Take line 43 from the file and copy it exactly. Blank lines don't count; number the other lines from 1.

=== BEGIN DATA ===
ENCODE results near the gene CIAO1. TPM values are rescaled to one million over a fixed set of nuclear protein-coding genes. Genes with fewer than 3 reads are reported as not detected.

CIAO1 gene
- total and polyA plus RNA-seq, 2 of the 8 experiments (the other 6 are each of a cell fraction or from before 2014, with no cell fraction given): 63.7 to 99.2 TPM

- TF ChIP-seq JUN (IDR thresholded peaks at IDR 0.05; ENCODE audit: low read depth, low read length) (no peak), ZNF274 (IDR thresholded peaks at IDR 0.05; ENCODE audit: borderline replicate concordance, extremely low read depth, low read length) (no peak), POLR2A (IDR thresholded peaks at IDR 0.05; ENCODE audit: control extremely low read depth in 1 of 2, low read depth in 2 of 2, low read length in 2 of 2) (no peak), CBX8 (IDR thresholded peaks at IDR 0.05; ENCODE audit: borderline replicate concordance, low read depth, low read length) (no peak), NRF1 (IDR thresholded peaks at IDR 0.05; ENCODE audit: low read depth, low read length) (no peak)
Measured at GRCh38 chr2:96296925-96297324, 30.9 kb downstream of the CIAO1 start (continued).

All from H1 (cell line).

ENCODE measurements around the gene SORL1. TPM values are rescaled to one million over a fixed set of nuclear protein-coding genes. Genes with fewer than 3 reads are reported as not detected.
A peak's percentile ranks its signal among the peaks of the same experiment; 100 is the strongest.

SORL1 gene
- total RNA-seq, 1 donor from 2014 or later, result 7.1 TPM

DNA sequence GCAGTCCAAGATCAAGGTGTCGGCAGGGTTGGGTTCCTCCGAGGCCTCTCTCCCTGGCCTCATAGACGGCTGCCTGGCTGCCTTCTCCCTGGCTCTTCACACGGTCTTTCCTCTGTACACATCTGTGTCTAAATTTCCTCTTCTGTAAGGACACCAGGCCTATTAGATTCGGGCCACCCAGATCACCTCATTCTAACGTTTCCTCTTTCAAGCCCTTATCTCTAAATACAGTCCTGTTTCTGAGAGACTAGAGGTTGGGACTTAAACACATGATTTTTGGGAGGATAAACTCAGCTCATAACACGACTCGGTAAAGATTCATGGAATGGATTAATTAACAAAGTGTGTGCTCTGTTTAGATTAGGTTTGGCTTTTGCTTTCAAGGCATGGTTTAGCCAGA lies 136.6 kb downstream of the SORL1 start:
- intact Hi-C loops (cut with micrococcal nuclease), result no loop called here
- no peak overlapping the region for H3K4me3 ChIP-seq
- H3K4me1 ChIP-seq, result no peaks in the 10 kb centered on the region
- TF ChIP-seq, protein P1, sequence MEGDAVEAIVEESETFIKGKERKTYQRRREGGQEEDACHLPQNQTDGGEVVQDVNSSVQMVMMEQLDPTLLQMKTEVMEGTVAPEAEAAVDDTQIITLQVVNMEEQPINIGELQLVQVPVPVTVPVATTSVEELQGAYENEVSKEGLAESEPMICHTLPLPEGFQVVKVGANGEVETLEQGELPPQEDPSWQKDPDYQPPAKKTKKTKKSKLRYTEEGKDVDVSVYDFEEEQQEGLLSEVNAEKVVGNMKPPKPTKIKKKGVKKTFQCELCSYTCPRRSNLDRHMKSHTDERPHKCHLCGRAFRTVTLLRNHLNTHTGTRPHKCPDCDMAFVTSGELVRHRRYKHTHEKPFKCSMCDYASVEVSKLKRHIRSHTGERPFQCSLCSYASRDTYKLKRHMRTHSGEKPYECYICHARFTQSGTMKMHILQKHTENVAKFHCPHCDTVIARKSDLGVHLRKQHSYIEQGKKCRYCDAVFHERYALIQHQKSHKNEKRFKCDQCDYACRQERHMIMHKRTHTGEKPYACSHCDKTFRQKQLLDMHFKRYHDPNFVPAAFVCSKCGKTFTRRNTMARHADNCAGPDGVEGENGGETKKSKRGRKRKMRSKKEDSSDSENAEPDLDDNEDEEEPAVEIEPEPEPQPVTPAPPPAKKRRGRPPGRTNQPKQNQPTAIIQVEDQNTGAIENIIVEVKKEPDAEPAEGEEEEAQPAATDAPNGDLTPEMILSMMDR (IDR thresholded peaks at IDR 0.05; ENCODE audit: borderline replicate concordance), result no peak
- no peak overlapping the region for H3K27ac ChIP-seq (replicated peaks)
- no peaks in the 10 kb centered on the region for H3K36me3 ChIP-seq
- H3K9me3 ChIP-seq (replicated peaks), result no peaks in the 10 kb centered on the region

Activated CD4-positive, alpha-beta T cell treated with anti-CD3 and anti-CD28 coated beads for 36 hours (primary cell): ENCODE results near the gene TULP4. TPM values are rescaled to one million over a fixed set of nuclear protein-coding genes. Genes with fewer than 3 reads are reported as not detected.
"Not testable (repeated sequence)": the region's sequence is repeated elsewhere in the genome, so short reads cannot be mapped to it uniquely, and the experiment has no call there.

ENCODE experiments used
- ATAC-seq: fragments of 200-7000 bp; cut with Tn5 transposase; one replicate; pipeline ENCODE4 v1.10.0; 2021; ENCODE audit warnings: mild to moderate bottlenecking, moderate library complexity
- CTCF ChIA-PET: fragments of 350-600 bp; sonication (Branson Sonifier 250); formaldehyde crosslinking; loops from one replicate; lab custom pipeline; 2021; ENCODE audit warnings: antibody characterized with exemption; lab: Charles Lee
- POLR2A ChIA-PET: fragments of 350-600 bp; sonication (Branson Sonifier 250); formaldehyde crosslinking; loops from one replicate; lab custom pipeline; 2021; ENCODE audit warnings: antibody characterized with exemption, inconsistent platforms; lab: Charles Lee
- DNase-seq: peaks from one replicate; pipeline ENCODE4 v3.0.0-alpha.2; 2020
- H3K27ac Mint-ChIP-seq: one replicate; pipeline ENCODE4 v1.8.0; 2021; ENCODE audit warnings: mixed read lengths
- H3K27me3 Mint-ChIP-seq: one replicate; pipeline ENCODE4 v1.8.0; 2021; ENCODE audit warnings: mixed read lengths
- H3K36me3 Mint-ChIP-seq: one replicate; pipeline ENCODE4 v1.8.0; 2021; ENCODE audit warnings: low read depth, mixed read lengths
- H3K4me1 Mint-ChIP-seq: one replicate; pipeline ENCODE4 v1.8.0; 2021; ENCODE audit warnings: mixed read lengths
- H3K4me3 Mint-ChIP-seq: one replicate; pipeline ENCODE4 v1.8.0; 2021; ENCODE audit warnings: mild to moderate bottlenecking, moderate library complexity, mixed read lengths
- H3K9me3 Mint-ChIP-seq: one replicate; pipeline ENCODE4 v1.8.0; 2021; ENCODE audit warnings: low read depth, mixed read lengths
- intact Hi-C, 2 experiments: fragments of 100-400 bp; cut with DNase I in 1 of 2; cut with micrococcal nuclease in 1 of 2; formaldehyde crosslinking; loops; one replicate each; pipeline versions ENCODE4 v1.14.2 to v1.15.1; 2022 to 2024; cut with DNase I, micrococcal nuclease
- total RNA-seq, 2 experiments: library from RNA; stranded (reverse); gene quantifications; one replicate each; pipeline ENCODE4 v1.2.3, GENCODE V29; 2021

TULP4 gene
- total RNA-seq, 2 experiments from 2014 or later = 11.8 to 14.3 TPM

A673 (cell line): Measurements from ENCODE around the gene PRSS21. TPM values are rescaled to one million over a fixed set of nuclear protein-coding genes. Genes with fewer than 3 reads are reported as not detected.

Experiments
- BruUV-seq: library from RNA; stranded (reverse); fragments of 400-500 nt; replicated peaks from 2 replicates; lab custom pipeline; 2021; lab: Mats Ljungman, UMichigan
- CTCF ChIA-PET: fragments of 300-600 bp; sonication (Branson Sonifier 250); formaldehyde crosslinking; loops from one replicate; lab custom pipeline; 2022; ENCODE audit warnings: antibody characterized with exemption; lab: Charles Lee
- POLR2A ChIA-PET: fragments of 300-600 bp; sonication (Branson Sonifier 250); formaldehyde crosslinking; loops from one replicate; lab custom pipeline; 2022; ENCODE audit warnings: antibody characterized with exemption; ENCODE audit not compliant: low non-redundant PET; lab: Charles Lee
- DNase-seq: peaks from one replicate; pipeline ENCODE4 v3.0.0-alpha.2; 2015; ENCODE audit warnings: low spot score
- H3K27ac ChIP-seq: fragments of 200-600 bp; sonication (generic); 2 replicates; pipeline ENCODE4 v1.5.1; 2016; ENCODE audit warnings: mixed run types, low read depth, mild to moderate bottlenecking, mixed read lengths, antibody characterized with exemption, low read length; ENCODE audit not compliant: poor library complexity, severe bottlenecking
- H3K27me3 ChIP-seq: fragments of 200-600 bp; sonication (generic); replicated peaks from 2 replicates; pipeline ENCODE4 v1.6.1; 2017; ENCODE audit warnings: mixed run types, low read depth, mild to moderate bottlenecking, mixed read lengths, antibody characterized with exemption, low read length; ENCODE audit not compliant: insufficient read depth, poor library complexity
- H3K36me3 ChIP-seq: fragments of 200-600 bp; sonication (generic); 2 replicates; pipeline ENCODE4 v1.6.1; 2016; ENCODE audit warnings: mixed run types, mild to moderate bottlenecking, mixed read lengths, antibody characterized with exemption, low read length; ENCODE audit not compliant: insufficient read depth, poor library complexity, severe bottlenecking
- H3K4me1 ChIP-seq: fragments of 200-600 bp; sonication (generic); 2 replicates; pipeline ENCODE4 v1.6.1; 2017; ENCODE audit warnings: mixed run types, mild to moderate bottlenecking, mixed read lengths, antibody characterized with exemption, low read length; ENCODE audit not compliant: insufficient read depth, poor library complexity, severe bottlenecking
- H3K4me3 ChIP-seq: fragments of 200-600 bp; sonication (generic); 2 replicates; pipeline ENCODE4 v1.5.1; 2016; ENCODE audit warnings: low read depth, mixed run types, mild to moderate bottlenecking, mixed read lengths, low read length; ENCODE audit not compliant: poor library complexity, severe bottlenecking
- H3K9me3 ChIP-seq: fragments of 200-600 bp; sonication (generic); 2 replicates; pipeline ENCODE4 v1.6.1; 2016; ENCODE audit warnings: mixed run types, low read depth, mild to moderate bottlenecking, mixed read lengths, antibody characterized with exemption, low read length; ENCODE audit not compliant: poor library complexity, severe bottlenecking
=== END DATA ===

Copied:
- H3K27me3 ChIP-seq: fragments of 200-600 bp; sonication (generic); replicated peaks from 2 replicates; pipeline ENCODE4 v1.6.1; 2017; ENCODE audit warnings: mixed run types, low read depth, mild to moderate bottlenecking, mixed read lengths, antibody characterized with exemption, low read length; ENCODE audit not compliant: insufficient read depth, poor library complexity